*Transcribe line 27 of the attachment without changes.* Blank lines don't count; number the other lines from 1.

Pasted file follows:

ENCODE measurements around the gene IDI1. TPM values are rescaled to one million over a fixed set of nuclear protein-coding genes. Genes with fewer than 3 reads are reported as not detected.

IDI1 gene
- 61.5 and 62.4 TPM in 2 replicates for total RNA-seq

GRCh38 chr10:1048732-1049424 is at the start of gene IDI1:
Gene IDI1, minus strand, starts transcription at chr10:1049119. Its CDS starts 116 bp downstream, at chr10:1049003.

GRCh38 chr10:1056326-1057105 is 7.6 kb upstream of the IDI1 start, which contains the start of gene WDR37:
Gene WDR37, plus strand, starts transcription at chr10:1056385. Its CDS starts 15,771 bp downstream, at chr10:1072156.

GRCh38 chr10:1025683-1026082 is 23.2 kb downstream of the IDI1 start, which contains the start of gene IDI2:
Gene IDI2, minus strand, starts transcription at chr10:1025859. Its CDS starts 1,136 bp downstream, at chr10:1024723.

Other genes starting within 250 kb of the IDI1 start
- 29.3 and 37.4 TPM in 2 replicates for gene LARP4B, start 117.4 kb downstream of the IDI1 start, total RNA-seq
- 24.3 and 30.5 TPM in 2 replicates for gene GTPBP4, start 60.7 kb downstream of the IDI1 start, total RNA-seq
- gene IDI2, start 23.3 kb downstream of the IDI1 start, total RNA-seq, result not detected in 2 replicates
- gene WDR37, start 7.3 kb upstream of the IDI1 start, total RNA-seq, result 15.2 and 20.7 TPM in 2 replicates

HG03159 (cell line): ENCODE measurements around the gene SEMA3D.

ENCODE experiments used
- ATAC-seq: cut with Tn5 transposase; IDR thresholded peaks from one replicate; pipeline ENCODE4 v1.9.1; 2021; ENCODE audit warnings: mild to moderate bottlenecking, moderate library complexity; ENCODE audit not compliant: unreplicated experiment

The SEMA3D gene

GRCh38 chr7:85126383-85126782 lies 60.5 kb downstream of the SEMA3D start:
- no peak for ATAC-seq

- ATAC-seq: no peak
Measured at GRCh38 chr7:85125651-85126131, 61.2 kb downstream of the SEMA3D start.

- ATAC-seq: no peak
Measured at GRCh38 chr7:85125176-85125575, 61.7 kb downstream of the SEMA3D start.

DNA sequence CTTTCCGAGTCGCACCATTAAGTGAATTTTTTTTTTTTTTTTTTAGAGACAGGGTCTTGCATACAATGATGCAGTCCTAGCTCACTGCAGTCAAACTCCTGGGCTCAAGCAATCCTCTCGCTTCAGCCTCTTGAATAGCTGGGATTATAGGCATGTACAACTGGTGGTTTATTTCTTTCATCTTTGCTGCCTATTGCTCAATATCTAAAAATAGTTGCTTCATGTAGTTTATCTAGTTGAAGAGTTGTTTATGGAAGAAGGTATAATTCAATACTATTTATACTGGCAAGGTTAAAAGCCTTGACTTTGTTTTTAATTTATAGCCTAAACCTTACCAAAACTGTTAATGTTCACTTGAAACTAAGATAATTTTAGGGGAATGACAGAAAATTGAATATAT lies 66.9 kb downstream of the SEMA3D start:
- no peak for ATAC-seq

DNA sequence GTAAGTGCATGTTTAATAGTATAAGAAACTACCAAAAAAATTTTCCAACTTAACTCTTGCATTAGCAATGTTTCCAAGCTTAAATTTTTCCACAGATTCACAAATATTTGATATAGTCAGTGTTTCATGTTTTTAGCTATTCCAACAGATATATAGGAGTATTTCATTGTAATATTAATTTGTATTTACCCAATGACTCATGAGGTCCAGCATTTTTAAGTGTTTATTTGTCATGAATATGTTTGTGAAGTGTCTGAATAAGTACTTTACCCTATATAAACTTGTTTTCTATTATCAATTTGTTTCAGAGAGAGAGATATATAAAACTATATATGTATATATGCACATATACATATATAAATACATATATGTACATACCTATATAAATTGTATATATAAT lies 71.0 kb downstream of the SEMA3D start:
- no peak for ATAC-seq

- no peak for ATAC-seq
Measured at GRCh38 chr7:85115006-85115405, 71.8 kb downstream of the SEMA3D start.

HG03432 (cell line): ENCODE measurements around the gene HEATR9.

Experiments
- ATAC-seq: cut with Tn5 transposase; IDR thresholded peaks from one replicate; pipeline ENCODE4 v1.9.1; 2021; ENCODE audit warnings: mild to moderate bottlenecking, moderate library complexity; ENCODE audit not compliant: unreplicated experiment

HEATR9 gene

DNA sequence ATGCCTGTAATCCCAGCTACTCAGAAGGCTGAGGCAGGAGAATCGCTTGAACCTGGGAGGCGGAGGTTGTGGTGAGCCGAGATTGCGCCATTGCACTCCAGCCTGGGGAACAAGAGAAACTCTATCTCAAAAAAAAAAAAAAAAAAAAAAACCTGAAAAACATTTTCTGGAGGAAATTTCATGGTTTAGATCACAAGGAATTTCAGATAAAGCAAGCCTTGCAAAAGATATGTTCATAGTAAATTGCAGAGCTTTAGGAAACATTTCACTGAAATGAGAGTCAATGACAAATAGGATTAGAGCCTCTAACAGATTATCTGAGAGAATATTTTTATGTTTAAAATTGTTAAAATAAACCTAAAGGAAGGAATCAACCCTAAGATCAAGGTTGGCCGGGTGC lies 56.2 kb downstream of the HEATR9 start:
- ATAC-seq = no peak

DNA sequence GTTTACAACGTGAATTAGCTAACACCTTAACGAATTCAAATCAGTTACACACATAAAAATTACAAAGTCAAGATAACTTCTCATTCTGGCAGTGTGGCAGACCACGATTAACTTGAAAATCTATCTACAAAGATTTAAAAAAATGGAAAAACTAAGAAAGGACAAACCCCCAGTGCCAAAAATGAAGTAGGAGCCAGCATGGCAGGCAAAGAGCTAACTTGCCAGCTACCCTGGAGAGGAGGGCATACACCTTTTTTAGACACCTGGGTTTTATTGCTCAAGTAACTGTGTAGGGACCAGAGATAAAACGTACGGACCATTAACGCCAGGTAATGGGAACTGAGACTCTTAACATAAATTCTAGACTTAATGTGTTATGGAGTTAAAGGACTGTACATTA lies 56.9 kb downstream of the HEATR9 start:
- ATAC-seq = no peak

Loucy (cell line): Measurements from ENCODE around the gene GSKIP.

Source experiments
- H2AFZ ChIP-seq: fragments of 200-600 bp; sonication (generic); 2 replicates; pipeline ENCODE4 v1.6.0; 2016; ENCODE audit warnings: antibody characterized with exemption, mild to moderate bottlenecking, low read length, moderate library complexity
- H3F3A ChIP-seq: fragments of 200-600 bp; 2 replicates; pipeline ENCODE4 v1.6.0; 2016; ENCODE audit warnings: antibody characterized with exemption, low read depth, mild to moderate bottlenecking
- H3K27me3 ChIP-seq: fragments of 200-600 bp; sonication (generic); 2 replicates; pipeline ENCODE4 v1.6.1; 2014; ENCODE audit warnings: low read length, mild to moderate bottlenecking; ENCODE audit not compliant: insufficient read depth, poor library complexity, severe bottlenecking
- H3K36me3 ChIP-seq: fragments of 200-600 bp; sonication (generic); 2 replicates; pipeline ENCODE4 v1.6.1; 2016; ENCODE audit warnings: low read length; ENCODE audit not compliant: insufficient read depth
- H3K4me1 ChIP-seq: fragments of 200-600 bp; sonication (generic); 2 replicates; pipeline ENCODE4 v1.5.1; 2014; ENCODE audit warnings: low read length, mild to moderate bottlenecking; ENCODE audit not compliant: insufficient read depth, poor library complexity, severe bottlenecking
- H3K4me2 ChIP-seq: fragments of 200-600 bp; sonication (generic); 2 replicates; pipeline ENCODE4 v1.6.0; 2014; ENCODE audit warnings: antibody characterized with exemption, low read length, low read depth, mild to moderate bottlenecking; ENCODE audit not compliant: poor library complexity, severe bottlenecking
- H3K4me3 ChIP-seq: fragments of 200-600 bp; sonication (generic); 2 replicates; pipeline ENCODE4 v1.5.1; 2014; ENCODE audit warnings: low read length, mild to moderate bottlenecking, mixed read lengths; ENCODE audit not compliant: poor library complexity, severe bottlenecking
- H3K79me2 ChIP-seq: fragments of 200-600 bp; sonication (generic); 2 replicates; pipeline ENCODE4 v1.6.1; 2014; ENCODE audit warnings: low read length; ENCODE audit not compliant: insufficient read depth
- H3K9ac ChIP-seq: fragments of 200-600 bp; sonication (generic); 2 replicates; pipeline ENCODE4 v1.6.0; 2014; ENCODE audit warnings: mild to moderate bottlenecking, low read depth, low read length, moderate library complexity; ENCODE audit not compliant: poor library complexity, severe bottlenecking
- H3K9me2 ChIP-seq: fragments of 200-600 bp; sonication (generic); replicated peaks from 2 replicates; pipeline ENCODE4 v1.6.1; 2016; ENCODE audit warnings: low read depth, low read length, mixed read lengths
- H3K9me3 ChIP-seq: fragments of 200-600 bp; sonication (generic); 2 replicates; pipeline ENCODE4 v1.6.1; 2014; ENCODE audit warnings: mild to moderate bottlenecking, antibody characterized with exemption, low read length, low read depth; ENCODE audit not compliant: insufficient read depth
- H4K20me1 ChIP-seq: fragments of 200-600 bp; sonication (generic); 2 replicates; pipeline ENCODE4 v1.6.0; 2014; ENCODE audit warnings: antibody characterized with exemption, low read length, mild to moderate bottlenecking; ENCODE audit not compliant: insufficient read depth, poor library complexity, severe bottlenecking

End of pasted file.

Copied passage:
DNA sequence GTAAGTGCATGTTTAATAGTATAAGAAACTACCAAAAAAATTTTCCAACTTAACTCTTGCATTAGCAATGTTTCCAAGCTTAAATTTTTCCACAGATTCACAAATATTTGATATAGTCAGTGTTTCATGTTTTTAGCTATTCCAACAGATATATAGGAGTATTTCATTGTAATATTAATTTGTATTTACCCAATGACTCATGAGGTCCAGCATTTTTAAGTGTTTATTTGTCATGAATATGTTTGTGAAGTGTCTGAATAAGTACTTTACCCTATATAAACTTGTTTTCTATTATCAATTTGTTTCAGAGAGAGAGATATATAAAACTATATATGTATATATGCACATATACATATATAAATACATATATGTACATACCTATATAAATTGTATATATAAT lies 71.0 kb downstream of the SEMA3D start: